Another possibility with key employees is to work toward creating a partnership. You can develop a program where an employee makes regular purchases of a portion of your company stock over time. As he or she becomes a 49-percent owner, you can work toward transferring ownership to the employee. Dont forget to include transfer of management as well as ownership. Because partnerships are difficult to maintain, you will want to have a long-range plan where your exit is specifically outlined in a timeline. A key employee wont stay at 49-percent ownership forever and will be anxious to take over the company.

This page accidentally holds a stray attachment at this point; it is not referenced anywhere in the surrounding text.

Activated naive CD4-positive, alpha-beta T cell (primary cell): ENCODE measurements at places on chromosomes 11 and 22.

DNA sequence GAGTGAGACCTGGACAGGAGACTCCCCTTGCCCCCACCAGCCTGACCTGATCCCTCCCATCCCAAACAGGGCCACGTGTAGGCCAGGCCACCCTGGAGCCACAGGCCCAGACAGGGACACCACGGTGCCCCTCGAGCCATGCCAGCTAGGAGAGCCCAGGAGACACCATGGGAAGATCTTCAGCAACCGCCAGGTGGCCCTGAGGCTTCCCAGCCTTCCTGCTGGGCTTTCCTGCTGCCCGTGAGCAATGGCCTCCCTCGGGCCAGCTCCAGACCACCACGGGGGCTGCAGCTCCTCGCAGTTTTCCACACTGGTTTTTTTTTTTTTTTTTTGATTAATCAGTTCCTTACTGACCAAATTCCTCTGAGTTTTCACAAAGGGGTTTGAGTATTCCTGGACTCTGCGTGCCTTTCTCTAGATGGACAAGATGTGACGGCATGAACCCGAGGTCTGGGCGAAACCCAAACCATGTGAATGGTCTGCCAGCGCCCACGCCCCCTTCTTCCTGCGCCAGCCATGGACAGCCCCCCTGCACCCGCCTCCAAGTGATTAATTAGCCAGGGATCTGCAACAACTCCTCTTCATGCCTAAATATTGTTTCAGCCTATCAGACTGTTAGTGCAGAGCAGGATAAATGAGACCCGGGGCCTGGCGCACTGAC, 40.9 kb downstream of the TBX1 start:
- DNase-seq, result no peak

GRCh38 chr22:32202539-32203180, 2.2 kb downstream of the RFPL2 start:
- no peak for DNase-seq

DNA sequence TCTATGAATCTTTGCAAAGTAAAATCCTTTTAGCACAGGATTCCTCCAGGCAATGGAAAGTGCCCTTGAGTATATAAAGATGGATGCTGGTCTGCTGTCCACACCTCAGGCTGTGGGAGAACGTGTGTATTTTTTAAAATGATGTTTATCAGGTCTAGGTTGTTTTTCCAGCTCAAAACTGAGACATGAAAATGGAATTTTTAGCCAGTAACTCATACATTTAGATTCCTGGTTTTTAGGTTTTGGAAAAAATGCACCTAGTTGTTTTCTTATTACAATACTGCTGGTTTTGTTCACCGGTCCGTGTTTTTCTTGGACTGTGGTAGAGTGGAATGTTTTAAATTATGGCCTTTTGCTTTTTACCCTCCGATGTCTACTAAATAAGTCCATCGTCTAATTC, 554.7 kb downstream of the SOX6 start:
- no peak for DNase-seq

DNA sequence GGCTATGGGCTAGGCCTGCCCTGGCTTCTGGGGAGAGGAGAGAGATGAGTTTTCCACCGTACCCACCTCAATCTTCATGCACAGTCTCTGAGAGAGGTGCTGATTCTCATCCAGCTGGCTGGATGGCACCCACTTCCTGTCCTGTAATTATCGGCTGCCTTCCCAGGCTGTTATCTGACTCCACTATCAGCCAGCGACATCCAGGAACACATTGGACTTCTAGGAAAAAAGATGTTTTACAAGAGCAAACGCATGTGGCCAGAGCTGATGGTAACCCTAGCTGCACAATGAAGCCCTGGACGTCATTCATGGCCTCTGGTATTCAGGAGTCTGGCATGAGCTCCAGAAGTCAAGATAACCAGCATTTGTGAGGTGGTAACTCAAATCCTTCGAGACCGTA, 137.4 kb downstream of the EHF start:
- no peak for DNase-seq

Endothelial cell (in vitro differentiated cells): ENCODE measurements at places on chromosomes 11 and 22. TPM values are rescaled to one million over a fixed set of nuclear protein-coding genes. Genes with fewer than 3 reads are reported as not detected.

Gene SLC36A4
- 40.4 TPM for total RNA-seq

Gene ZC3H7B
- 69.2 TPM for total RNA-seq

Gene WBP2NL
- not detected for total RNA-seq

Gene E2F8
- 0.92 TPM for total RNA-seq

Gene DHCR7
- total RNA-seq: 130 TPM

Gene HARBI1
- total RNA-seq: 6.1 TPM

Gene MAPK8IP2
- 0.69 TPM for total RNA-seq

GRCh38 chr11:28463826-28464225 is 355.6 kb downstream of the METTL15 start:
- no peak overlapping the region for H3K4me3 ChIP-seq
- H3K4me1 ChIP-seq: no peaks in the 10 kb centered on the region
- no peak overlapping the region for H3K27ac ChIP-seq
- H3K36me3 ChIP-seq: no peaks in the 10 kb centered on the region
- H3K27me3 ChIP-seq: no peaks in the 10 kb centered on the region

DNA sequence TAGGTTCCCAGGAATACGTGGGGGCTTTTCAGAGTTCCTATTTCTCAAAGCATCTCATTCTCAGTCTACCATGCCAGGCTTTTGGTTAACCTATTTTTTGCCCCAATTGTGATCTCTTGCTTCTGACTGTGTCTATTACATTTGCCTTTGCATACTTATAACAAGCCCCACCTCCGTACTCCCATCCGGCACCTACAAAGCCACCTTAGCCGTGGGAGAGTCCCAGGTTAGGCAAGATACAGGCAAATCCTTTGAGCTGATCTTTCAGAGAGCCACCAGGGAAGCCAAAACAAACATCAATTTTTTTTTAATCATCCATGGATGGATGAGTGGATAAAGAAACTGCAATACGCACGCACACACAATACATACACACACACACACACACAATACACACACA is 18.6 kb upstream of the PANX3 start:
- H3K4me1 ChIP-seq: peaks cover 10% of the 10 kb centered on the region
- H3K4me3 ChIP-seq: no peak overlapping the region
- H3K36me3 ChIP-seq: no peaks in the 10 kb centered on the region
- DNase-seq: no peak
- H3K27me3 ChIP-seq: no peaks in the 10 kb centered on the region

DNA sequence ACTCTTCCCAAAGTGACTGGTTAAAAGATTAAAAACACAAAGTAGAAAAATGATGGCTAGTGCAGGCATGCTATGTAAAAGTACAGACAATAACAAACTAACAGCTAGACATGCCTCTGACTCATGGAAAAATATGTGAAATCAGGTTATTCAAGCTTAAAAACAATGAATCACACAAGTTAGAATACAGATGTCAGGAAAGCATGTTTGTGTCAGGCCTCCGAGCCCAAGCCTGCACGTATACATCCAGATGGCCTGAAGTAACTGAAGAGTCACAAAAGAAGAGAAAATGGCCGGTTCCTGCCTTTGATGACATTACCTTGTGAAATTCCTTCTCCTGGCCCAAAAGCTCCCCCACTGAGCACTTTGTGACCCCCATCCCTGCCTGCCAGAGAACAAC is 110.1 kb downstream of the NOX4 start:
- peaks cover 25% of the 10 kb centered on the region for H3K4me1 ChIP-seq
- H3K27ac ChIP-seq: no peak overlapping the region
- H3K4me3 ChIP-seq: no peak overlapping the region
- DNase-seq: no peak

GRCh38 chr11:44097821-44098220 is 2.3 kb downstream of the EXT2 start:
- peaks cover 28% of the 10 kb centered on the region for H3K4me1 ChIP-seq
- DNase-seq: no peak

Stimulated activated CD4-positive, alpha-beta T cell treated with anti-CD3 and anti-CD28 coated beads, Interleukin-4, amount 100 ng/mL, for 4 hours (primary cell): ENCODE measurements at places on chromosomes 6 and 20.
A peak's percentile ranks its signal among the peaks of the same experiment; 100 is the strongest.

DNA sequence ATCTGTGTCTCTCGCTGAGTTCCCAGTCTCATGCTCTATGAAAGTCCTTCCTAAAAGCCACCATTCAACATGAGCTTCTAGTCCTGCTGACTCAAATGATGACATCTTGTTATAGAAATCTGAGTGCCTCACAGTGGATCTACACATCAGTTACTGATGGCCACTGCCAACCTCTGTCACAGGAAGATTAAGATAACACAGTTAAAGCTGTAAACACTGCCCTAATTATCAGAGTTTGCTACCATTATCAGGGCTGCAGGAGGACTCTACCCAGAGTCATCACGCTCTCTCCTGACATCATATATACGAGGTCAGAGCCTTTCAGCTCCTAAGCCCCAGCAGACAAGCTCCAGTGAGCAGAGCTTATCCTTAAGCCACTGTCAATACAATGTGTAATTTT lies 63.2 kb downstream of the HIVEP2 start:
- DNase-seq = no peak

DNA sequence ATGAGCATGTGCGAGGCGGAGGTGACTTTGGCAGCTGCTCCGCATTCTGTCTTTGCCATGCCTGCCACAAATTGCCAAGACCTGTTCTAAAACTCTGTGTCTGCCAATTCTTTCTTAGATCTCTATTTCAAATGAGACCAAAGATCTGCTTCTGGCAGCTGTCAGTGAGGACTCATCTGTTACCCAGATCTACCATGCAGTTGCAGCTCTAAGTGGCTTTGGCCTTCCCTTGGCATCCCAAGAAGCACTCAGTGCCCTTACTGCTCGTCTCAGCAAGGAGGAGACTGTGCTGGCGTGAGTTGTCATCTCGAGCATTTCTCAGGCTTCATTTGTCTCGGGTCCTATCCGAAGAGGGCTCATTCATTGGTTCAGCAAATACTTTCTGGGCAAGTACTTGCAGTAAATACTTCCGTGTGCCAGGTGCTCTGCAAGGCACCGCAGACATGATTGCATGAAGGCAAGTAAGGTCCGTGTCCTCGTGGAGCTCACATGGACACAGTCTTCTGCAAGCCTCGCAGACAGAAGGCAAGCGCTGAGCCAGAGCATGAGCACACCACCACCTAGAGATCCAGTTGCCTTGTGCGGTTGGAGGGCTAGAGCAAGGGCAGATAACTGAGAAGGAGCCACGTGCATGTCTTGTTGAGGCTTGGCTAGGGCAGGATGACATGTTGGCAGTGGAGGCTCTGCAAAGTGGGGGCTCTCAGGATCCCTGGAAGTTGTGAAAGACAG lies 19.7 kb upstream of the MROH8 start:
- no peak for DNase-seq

Another option is to pass your company on to the next generation. If your children show management aptitude, technical skills, and an interest in your company, you can work toward a long-range goal of selling your company to your offspring. However, you must also consider the relationship of all your children and how you will involve the active and non-active heirs. You are creating a valuable asset and you want to be sure to include your whole family. To avoid jealously in the future, you might consider passing your company on to the active family members, while giving ownership, but not voting rights, to the non-active family member. You might also look into different gifting strategies to defer or avoid tax consequences. And dont forget to include an agreement where the company continues to provide you with financial compensation, even after you hand over the reins to the kids.